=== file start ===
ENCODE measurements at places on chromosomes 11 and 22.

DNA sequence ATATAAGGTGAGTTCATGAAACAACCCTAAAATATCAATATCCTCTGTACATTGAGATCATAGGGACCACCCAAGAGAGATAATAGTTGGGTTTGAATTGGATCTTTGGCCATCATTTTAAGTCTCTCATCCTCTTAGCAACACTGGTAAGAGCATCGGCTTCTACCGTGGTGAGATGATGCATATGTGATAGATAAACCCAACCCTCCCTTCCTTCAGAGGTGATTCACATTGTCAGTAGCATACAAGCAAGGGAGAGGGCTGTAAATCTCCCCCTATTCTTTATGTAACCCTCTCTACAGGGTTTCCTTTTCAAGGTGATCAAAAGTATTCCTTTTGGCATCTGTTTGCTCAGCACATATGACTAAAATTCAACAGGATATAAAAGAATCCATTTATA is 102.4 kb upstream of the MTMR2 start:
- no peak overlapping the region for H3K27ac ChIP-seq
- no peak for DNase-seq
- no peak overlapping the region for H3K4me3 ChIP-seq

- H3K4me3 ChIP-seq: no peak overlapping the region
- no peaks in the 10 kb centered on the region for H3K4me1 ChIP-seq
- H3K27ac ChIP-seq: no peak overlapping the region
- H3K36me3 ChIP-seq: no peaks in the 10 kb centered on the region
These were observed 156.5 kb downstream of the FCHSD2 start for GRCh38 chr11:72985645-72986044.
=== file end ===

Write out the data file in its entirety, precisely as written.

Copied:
ENCODE measurements at places on chromosomes 11 and 22.

DNA sequence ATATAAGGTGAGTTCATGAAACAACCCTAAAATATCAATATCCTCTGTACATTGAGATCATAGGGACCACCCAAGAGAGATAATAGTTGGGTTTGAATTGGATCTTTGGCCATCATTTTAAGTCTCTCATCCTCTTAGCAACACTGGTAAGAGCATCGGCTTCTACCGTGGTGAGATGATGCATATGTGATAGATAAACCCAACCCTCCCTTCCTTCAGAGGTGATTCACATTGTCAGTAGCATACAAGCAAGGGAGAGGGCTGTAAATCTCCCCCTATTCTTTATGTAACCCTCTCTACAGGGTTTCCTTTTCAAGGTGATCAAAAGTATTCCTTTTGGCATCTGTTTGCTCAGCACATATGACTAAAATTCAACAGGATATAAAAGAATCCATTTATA is 102.4 kb upstream of the MTMR2 start:
- no peak overlapping the region for H3K27ac ChIP-seq
- no peak for DNase-seq
- no peak overlapping the region for H3K4me3 ChIP-seq

- H3K4me3 ChIP-seq: no peak overlapping the region
- no peaks in the 10 kb centered on the region for H3K4me1 ChIP-seq
- H3K27ac ChIP-seq: no peak overlapping the region
- H3K36me3 ChIP-seq: no peaks in the 10 kb centered on the region
These were observed 156.5 kb downstream of the FCHSD2 start for GRCh38 chr11:72985645-72986044.